"The most likely way for the world to be destroyed, most experts agree, is by accident. That's where we come in; we're computer professionals. We cause accidents." -Nathaniel Borenstein
Adieu Before Closing Curtains8/20/08
Quite a bit has happened in the weeks since the last entry. Yana and I decided to drop the history search project in favor of focusing on the spell checker. This has included finalizing its integration with the trunk and several changes including:
Though this is the last entry for gsoc '08 I've enjoyed my time with this development community and plan to continue with the project as able. The spell checker has yet to be committed and there's an on-going discussion about providing a better means of updating dictionaries. Once this and the keybindings patch have been resolved I'll finally start on the history search.
Last Hurrah for Keybindings?8/4/08
After twelve days of tweaking they keybindings service I've finished the suggested modifications which included:
Merging the keybindingchooser caused a chicken-and-egg issue with the Swing look & feel initialization that was resolved by merging both with the UI service. This isn't a perfect solution in that plugins can't access it as a normal service and it's bad for modularity. For now the service's handle is provided via the UIService. Perhaps we'll figure out a better solution later but for now this isn't a terribly big whoop.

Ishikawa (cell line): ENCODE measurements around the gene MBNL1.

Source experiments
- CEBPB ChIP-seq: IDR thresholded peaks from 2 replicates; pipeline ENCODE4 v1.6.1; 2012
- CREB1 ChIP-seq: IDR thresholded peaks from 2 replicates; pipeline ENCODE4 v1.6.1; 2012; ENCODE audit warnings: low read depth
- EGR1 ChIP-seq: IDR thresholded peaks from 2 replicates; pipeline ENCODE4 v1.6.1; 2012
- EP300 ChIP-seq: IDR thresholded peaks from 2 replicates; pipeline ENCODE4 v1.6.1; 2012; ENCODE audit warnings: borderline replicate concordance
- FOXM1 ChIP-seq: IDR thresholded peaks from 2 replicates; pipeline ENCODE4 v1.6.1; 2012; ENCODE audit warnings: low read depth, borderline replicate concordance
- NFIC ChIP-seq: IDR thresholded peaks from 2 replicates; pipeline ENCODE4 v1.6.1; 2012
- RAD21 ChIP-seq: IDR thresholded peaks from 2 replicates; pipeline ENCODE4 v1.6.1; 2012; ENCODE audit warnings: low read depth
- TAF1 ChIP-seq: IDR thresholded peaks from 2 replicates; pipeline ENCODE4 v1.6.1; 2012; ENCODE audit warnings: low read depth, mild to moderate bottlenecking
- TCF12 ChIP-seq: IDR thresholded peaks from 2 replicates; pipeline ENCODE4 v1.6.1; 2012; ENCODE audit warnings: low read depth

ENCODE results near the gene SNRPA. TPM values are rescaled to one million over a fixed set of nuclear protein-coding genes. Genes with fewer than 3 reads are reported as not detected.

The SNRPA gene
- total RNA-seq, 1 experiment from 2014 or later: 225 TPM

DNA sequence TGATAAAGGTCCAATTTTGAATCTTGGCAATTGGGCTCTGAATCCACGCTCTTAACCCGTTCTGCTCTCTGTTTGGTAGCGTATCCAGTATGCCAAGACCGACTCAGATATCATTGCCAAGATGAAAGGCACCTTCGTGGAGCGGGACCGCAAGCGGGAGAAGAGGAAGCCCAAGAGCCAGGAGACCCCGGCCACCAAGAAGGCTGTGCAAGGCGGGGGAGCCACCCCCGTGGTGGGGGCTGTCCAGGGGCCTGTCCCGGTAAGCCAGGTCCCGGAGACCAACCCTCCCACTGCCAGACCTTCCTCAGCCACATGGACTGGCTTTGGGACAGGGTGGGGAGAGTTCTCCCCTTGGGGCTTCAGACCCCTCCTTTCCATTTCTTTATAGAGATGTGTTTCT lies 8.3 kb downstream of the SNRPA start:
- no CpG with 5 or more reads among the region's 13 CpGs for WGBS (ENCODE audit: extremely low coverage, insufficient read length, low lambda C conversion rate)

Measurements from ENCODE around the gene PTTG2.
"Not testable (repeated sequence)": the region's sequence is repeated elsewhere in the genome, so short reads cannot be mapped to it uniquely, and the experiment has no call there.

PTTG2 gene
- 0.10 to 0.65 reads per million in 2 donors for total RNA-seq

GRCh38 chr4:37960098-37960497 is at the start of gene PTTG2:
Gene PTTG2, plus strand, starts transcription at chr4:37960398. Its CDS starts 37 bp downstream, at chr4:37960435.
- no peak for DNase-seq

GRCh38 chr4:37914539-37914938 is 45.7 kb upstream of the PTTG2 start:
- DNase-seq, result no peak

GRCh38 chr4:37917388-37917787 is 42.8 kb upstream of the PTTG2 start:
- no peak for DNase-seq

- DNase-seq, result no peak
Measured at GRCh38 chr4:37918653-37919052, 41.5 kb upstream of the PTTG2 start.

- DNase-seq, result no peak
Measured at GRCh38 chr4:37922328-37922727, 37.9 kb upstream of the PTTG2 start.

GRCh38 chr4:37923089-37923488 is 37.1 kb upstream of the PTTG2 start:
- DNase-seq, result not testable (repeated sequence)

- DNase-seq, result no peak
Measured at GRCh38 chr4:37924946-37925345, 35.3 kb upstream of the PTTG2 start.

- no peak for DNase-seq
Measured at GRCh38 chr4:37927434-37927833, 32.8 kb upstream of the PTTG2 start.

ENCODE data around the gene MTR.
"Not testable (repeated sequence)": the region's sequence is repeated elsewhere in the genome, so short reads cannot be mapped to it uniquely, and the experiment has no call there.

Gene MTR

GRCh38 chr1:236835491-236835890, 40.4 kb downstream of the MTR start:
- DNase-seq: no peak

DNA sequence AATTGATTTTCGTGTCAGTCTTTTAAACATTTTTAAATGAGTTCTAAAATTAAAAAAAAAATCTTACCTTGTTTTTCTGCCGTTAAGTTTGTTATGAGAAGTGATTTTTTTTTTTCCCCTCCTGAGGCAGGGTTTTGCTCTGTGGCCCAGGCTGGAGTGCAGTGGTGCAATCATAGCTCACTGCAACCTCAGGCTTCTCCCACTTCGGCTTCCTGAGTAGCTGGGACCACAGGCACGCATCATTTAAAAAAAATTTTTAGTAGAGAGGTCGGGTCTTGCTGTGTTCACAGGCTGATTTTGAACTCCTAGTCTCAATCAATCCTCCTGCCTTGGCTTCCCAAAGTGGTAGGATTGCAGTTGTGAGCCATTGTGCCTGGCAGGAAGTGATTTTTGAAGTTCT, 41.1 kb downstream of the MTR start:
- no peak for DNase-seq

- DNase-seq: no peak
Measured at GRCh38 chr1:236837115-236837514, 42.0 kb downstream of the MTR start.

'I thought it was done' you say? Bah, I wouldn't be a developer if there wasn't some feature creep! Contrary to convention, though, the inclusion of JOrtho should simplify the code rather than complicate due to the introduction of an interface abstraction for the spell checkers.
I just got JOrtho working in a standalone spell checker, which wasn't quite as simple as it sounds. In an overzealous effort to hide implementation details the API only provides functionality at the UI level. Unfortunately this limits our control and prevents it from working within the plugin. Hence the source needed some tweaking to provide access to the underlying dictionaries. Once this was done it provided a nice, basic interface similar to JMySpell (and was trivial to introduce as a replacement).
In my opinion it was a mistake on the part of JOrtho's developers to hide the basic spell checking API but I'm happy they did. Though FOSS advocates often tout customization as a major benefit of having the source code this was my first time to take advantage of it. Viva la libre code!